In recent years, basic research into the use of electro stimulation to provoke muscle plasticity after Spinal Cord Injury (SCI) has prompted clinical trials which have investigated the use of long impulse electrical stimulation as a treatment for long term permanently denervated human muscles [1,2]. These studies were aimed at improving muscle trophism and increasing external muscle power to a level sufficient to restore an impulse-assisted ability to perform “stand up” exercises [3-9]; that is, the muscle mass and strength would be increased to the point that individuals could actually stand up with assistance from direct electrical stimulation of the denervated muscles. These treatments usually were initiated relatively late after denervation (more than 8 month after SCI) due to clinical constraints and/or the beliefs that electrical stimulation of denervated muscles is ineffective and may actually interfere with myofiber reinnervation. These ideas are still maintained by many experts despite recent evidence that electro stimulation may indeed enhance nerve growth and appropriate muscle reinnervation [10-12]. Here we discuss the hypothesis of combining spontaneous or induced aneural myogenesis with long-term electrical stimulation of permanently denervated muscles.
Permanent denervation of skeletal muscle results in early loss of function and subsequent tissue wasting that is believed to lead to muscle fiber death and ultimately to substitution of contractile tissue with adipocytes and collagenous sheets [8,9]. More specifically, permanent muscle denervation in mammals produces a long-term period of denervation atrophy followed many months later by severe atrophy accompanied with lipodystrophy and fibrosis, and additionally by non-compensatory myogenic events (regeneration of muscle fibers). In the rodent life span (3-4 years), these events begin two-four months after permanent denervation and persist the entire lifetime; however differences between species can be significant and at this point are poorly outlined (see below). Nonetheless, all of these events, regardless of time frame, constitute the concept of muscle plasticity, that is, the wide range of adaptive responses of muscle tissue to increased or diminished use .
The mechanisms leading to cell death in rodent skeletal muscle undergoing post-denervation atrophy have been described in detail [14-16]. Briefly, as time elapses from the denervation event, ultrastructural characteristics very similar to those considered as markers of apoptosis are noted along with clear morphological manifestations of muscle cell death, starting from progressive destabilization of the differentiated phenotype of muscle cells, as evidenced by spatial disorganization of myofibrils and the formation of myofibril-free zones. Dead muscle fibers are observed, those being typically surrounded by a folded intact basal lamina and having an intact sarcolemma and highly condensed nuclear chromatin and sarcoplasm. The numbers of nuclei displaying abnormal morphology typical of necrosis exceed the numbers of nuclei positive for apoptosis by 30-40 fold.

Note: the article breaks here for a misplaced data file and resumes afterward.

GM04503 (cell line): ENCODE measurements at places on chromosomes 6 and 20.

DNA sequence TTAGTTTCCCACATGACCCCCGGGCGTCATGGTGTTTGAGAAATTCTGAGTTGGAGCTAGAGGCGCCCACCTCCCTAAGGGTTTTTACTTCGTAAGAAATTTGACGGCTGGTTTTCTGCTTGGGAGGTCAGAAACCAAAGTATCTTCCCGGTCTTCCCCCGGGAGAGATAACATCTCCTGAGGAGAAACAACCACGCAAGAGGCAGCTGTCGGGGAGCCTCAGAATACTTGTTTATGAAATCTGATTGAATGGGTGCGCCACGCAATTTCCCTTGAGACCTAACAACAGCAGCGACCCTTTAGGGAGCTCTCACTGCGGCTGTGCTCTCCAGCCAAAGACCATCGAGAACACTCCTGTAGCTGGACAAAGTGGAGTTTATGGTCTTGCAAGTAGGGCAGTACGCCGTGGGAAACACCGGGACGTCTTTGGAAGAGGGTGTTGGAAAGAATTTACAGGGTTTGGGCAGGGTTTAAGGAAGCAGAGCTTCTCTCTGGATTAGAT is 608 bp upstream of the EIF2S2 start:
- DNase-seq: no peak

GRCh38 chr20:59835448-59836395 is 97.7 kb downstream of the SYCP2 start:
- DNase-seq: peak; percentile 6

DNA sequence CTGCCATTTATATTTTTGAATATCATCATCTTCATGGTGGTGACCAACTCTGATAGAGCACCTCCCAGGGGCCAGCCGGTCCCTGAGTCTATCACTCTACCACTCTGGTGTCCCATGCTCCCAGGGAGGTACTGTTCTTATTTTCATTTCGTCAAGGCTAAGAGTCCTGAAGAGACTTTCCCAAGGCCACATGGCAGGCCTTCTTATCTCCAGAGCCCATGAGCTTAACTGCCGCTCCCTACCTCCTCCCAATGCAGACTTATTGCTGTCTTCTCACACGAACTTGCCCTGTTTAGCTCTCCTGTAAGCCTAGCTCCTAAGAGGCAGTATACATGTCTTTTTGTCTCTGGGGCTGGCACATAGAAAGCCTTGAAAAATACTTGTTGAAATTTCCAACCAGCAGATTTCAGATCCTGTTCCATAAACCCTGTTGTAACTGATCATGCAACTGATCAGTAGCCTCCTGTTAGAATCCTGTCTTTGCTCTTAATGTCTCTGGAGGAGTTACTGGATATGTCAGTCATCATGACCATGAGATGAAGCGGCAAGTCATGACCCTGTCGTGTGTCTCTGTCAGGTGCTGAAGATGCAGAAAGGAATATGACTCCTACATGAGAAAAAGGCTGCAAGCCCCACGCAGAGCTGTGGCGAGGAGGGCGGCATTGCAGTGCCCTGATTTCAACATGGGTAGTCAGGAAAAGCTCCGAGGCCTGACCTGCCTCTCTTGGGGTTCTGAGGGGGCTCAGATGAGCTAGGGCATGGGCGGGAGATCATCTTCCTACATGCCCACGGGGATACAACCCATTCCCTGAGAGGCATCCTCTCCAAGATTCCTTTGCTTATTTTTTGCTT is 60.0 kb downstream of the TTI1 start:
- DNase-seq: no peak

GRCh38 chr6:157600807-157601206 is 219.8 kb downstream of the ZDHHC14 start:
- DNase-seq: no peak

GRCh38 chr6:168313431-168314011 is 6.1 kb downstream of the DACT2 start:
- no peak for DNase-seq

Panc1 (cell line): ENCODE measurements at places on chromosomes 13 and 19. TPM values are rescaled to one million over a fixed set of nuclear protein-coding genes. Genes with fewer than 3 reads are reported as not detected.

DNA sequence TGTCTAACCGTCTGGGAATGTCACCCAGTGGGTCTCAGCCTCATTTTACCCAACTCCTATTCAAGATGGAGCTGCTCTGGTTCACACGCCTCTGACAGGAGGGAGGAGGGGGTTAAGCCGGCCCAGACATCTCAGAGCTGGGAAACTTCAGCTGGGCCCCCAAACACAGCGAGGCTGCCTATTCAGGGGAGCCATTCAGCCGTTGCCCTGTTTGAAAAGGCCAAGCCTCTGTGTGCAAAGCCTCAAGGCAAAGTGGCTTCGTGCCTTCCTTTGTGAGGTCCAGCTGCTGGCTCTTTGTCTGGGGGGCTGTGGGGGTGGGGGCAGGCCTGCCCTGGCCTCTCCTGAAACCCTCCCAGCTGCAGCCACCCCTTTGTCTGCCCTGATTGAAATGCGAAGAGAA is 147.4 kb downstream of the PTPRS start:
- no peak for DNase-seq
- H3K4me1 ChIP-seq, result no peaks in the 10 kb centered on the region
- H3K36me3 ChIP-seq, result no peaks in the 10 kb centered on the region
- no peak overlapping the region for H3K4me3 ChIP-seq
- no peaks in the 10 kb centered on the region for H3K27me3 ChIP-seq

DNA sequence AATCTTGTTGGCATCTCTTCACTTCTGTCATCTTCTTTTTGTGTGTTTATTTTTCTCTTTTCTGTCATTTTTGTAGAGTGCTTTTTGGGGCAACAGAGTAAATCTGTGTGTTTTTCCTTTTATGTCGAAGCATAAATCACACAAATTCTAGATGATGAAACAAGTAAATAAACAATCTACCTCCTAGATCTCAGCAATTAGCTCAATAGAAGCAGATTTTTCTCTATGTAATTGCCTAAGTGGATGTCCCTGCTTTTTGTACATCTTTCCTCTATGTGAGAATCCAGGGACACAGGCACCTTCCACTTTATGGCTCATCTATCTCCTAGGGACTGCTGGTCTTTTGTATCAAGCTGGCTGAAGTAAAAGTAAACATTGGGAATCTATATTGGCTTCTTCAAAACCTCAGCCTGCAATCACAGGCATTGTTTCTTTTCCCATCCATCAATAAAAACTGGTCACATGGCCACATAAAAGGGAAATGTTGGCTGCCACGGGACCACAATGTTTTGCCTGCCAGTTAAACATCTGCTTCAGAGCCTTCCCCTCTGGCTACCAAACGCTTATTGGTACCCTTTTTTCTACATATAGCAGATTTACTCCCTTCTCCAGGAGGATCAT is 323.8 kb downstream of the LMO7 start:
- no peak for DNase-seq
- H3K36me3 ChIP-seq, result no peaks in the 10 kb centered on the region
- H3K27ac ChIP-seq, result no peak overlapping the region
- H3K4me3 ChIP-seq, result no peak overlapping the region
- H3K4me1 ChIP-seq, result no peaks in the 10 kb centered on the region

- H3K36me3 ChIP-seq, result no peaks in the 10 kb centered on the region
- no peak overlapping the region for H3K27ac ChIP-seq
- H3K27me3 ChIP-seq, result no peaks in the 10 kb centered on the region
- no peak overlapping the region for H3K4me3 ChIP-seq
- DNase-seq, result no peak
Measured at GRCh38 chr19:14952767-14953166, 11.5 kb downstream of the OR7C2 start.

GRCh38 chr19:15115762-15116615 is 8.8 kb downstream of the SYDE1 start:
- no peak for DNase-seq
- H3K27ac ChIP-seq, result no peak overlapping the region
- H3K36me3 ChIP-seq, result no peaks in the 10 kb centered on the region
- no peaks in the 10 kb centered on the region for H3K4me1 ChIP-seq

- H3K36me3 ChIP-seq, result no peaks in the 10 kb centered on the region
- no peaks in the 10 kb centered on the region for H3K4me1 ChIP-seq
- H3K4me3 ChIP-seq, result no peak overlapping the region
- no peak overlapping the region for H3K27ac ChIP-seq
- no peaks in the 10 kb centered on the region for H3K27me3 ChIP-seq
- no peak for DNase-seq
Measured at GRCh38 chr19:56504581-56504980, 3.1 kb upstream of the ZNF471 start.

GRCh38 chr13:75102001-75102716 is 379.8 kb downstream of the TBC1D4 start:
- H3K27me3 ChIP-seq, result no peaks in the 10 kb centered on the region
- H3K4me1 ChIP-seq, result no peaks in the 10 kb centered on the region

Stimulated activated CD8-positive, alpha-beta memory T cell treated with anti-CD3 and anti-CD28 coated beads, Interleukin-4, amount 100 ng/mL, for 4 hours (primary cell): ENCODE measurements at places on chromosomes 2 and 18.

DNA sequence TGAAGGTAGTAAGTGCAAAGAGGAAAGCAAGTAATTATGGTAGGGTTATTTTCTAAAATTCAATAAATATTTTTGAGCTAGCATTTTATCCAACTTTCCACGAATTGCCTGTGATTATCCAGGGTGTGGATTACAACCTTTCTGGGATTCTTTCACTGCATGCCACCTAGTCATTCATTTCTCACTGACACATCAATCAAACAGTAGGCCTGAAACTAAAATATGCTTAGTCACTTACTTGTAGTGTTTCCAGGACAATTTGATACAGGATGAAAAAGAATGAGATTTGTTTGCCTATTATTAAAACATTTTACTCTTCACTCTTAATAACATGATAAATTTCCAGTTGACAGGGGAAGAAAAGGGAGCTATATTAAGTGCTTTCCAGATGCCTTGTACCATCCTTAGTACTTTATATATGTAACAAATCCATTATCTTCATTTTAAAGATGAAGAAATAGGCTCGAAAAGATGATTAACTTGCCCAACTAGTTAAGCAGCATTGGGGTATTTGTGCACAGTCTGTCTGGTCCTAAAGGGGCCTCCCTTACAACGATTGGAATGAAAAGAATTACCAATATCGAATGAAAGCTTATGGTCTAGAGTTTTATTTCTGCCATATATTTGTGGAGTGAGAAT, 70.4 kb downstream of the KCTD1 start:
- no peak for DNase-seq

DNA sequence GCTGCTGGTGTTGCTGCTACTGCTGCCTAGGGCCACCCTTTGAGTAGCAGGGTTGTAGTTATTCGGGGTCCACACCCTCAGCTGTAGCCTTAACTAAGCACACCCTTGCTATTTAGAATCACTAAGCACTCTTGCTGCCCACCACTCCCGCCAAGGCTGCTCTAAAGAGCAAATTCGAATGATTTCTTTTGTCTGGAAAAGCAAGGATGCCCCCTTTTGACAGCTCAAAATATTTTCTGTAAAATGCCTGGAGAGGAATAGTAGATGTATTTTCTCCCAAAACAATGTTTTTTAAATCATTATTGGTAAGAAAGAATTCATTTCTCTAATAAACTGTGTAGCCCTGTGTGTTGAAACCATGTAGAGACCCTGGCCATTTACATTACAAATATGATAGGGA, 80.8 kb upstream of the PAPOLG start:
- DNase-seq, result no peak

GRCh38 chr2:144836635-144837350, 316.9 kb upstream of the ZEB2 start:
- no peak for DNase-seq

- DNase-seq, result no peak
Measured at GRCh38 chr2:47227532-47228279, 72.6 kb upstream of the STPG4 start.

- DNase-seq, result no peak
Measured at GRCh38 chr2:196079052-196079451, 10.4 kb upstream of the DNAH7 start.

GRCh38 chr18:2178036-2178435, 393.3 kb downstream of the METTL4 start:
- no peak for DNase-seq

Muscle degeneration (we will not use the word dystrophy to avoid confusion with genetic muscle diseases) is a later effect of denervation during which a significant portion of the muscle mass is substituted by different cells (mainly fibroblasts) and collagen sheets which surround myofibers (endomysial fibrosis) followed by degeneration or lipodystrophy . These later alterations appear to occur in 5 to 10 month-denervated muscle of rat after a heavy reduction in the number of capillaries per myofiber .
When the fully differentiated pattern of fast and slow myosins becomes established in normal adult skeletal muscles, acute denervation has very little influence on the type of contractile proteins synthesized in the early (one to four months) atrophying muscle fibers. Nonetheless, a small net change in fiber type appears to be a typical feature of the early phases of denervation. This relative imbalance in fiber type is attributed to the preferential atrophy of fast fibers followed by atrophy of slow fibers [19,20]. However, after more than six months of permanent denervation in rats, there is an almost complete transformation of mixed muscles into nearly pure fast muscles [21-23], with only a small amount of residual slow myosin present with the fast myosin. Analyses of denervated and aneurally regenerated muscles suggest that in long-term denervated rat soleus the slow-to-fast transformation is mainly the result of repeated cycles of cell death and regeneration [24-26]. Such a slow myosin disappearance is less pronounced in other species , but it is not known if this means that post-denervation myofiber regeneration is less pronounced.
Spontaneous Myogenesis in Denervated Skeletal Muscles
There is a general consensus that in mature mammalian skeletal muscles “satellite cells” are the source of myonuclei of new myotubes and young muscle fibers, in particular in regenerative processes after trauma or myotoxic injuries [28,29]. Despite some doubt , in mammalian skeletal muscle there is also some evidence suggesting that satellite cell proliferation is necessary to support the process of compensatory hypertrophy. Specifically, when elevated radiation doses are used in rodents to prevent satellite cell proliferation prior to initiation of skeletal muscle functional overloading, the hypertrophy response is nearly absent .